- Alternative light-duty vehicles will number 14 million by 2040, according to analysis released yesterday by the U.S. Energy Information Administration (EIA).
- Analysis of the EIA’s Annual Energy Outlook 2016 reference case projects that show by 2025, full zero-emission vehicles (ZEV) and transitional ZEVs will make up 6% of national light-duty vehicle sales and about 2% of the total light-duty vehicle stock.
- Adoption is being pushed by California's adoption of a ZEV program that EIA expects to increase sales of electric, plug-in hybrid, and other alternative light-duty vehicles throughout the United States. The program affects model 2018 vehicles and later, and would require automakers to earn credits for alternative-fueled vehicles based on a percentage of their sales in California.
While full penetration of electric vehicles is a long way off, utilities are eyeing EV charging stations as a way to boost grid resiliency. A path to cleaner transportation spells opportunities for utilities down the road looking to integrate distributed energy resources.
California's economy is large enough to push automakers to adopt new standards nationally. Nine states have also adopted its ZEV program. Those states, which include Connecticut, Maine, Massachusetts, Rhode Island, Vermont, New Jersey, New York, Maryland, and Oregon, accounted for more than a quarter of U.S. sales of light duty vehicles in 2015.
EIA said that with the increased stock, "light-duty vehicles are projected to account for about half a percent of national electricity demand by 2025." After full implementation of the program in 2025, EIA projects market penetration and energy consumption for electric, plug-in hybrid, hydrogen, and other alternative vehicles to continue to grow through 2040.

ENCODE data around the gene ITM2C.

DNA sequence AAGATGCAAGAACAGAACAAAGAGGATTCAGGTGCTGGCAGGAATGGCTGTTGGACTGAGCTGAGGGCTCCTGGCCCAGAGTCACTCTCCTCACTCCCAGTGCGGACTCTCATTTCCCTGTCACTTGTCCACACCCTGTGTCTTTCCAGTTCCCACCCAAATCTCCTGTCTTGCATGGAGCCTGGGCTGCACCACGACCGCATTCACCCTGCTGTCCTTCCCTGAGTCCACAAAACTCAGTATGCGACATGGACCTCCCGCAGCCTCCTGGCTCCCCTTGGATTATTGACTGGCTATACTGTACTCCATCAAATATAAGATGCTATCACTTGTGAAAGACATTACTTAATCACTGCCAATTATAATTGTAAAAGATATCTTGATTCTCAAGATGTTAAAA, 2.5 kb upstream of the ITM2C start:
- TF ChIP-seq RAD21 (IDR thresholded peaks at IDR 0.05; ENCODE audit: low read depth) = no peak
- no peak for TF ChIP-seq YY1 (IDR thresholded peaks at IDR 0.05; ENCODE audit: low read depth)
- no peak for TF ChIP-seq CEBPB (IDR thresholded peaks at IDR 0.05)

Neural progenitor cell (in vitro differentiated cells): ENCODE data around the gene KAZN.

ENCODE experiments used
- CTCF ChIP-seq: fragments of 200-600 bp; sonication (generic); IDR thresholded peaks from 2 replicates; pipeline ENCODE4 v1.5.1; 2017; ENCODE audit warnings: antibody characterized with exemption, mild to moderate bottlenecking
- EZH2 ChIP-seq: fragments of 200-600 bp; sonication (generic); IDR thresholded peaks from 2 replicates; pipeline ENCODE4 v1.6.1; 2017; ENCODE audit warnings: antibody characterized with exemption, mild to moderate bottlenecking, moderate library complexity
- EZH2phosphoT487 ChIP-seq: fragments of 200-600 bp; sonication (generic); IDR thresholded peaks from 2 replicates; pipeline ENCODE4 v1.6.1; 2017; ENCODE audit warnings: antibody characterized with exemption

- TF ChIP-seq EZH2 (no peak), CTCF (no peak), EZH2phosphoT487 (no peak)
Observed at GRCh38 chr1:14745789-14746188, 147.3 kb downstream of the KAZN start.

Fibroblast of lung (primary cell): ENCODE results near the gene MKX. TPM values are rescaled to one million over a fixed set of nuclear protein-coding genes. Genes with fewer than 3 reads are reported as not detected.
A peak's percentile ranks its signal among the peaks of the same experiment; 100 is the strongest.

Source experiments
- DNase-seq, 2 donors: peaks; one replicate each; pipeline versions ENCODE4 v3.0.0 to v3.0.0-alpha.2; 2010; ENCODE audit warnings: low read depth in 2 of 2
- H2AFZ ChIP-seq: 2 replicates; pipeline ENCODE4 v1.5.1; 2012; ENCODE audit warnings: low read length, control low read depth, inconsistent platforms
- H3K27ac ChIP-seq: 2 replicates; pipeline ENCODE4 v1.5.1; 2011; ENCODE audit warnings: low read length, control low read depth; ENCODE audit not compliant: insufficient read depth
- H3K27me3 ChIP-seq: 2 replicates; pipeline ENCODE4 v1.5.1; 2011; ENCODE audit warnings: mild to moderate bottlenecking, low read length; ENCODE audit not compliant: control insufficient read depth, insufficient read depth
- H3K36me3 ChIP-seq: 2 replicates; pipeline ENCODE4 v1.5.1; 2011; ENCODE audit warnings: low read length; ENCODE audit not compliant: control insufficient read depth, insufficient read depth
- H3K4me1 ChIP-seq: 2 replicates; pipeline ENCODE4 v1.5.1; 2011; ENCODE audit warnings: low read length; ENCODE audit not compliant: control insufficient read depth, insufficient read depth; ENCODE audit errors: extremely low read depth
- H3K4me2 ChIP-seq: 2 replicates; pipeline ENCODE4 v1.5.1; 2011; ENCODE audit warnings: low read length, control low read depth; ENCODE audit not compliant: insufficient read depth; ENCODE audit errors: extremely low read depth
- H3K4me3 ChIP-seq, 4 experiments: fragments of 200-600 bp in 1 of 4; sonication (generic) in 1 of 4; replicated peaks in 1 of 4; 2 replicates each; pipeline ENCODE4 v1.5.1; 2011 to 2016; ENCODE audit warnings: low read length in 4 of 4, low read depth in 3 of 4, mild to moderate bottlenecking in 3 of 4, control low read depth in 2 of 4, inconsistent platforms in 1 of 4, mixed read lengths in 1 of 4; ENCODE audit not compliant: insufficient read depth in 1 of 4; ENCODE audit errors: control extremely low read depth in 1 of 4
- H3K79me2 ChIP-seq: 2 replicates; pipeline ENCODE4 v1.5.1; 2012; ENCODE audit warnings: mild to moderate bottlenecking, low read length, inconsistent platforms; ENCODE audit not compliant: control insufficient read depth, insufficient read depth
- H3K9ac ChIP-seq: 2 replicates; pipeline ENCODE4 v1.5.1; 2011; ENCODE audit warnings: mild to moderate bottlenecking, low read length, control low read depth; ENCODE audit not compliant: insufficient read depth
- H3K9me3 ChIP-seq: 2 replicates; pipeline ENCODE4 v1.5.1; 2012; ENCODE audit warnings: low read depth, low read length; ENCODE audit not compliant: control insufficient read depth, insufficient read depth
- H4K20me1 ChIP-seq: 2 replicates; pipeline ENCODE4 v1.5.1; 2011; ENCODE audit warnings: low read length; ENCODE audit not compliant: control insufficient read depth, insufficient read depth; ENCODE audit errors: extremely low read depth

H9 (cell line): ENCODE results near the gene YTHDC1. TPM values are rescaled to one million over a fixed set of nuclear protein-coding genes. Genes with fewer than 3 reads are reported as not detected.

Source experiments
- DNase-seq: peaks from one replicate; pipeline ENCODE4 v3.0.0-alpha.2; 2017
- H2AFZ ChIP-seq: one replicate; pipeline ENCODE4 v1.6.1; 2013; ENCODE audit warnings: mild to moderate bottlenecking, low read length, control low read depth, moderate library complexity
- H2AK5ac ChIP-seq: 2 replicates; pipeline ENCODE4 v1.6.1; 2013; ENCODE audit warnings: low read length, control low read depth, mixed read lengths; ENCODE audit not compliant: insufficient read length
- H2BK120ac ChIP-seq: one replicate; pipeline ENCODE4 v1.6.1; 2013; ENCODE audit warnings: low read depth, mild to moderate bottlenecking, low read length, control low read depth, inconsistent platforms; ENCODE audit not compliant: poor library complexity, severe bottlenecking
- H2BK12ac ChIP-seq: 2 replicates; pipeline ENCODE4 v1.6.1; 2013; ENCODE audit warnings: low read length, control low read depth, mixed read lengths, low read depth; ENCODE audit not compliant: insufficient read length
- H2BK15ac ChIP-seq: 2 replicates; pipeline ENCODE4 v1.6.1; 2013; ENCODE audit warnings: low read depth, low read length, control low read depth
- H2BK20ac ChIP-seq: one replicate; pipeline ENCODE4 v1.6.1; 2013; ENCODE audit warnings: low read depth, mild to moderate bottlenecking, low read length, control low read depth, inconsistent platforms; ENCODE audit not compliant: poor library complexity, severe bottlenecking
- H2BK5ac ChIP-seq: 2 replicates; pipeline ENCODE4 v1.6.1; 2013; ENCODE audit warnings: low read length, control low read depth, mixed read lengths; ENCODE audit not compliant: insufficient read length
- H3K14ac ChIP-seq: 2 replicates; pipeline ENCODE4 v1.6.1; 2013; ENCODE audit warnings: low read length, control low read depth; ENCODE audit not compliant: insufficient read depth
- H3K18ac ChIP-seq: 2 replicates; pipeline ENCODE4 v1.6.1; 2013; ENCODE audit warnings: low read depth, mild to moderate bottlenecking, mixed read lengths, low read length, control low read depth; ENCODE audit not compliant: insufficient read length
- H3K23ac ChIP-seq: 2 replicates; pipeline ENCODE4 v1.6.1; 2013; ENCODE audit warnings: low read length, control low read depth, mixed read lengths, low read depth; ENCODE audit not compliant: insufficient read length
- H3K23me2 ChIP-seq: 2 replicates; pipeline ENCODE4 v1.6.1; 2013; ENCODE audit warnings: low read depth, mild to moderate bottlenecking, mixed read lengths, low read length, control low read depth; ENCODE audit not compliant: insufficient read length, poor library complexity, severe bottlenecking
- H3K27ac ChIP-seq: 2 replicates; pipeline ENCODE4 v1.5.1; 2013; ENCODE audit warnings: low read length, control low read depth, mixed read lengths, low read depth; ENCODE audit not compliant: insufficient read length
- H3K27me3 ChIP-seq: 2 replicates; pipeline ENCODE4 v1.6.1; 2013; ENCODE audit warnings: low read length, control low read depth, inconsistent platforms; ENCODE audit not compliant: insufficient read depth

The ZEV program covers several types of vehicles with different credit values for each, including full zero-emission vehicles, such as battery-only electric or hydrogen fuel cell vehicles, transitional ZEVs, like plug-in hybrid electrics, and others that may use some gasoline, diesel or compressed natural gas. The required credits are set as a percentage of an automaker’s conventional light-duty vehicle sales, beginning at 4.5% for model year 2018 sales. By 2025, the requirement increases to 22%, and full ZEVs must make up 16% of the required credits.
California leads the country in electric vehicle adoption, and the continued push towards plug-in vehicles means both new demand and a potential distributed resource for utilities.
California's three investor-owned utilities have proposed tens of millions in spending on charging stations, and Pacific Gas and Electric has proposed the most ambitious installation program in the nation.
Over the summer, the federal government announced a plan to accelerate the adoption of electric vehicles, including making available up to $4.5 billion in loan guarantees and inviting applications to support the commercial-scale deployment of charging infrastructure.